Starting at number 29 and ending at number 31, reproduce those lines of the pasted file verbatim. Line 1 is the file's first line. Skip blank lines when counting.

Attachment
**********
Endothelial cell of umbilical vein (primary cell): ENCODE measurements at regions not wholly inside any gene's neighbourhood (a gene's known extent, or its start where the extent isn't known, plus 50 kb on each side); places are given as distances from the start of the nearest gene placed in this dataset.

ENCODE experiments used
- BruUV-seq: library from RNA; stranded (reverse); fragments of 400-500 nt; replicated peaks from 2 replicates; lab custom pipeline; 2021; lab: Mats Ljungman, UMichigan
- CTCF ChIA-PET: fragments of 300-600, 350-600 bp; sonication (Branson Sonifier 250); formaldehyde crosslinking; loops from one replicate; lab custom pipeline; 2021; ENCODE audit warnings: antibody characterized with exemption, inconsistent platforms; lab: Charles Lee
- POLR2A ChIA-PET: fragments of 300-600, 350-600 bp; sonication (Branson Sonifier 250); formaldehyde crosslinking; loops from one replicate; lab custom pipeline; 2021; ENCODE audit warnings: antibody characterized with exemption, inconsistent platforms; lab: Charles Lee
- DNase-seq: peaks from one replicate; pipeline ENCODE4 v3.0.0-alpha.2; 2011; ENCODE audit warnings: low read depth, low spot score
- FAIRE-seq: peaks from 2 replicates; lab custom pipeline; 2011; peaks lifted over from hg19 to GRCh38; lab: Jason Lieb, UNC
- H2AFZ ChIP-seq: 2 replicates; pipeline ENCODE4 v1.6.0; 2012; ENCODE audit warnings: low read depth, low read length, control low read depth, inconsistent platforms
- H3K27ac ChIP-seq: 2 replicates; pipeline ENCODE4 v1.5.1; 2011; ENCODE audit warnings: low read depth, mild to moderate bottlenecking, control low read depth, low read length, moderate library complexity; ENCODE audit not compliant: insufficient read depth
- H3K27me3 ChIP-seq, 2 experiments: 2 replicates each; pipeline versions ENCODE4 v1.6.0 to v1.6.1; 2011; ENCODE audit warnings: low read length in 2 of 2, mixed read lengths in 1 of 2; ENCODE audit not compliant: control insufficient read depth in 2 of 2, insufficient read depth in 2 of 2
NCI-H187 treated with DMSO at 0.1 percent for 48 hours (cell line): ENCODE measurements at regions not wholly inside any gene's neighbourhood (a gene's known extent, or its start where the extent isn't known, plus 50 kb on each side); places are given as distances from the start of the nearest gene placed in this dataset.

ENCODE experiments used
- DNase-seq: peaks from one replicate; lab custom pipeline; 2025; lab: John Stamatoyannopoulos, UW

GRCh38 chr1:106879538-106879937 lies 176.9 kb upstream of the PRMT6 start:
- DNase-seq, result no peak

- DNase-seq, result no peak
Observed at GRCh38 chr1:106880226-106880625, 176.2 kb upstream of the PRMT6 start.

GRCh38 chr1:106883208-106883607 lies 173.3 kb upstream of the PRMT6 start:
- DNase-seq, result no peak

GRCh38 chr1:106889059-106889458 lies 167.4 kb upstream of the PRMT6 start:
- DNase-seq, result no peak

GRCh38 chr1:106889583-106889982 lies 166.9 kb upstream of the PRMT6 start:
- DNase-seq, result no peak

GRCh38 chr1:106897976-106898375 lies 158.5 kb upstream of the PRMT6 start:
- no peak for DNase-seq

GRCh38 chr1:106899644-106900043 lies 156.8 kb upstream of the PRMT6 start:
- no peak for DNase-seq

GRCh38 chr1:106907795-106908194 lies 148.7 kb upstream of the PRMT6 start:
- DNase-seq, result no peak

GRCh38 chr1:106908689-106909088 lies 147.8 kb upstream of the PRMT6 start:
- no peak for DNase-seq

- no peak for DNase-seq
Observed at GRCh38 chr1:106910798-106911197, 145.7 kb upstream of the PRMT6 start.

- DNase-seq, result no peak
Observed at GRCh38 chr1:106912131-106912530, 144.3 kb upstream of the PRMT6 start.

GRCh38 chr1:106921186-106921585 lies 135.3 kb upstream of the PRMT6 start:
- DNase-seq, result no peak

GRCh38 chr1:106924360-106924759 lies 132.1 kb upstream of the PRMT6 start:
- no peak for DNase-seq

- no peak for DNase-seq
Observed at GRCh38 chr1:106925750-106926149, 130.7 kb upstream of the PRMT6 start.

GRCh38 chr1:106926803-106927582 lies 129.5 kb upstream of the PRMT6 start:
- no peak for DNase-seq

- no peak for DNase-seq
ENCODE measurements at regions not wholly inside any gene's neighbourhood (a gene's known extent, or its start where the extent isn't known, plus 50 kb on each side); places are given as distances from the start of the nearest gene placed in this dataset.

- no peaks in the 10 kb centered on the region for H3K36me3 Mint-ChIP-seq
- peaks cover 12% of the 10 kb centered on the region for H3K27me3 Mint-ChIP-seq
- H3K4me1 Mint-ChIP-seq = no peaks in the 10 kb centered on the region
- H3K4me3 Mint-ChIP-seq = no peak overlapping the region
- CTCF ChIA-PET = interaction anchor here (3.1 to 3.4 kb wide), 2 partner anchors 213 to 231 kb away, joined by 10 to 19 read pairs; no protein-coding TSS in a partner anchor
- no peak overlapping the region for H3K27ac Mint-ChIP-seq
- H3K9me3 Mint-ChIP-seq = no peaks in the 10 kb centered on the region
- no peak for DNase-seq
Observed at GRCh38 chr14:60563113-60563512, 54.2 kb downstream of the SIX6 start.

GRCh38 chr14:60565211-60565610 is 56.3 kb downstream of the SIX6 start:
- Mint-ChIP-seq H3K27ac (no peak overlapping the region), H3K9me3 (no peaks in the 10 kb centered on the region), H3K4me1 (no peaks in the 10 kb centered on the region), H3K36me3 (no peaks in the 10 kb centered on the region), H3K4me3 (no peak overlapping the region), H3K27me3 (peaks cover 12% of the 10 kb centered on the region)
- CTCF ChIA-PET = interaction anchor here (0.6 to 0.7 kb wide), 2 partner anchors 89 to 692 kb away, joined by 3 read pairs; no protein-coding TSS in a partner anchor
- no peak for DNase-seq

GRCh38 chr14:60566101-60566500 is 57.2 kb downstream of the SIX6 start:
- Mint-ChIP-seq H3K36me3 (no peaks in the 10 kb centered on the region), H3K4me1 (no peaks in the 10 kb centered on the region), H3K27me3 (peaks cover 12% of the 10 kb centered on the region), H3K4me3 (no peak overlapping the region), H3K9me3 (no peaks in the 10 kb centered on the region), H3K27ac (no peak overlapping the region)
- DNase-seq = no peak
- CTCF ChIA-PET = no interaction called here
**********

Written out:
- DNase-seq, result no peak

GRCh38 chr1:106908689-106909088 lies 147.8 kb upstream of the PRMT6 start:
- no peak for DNase-seq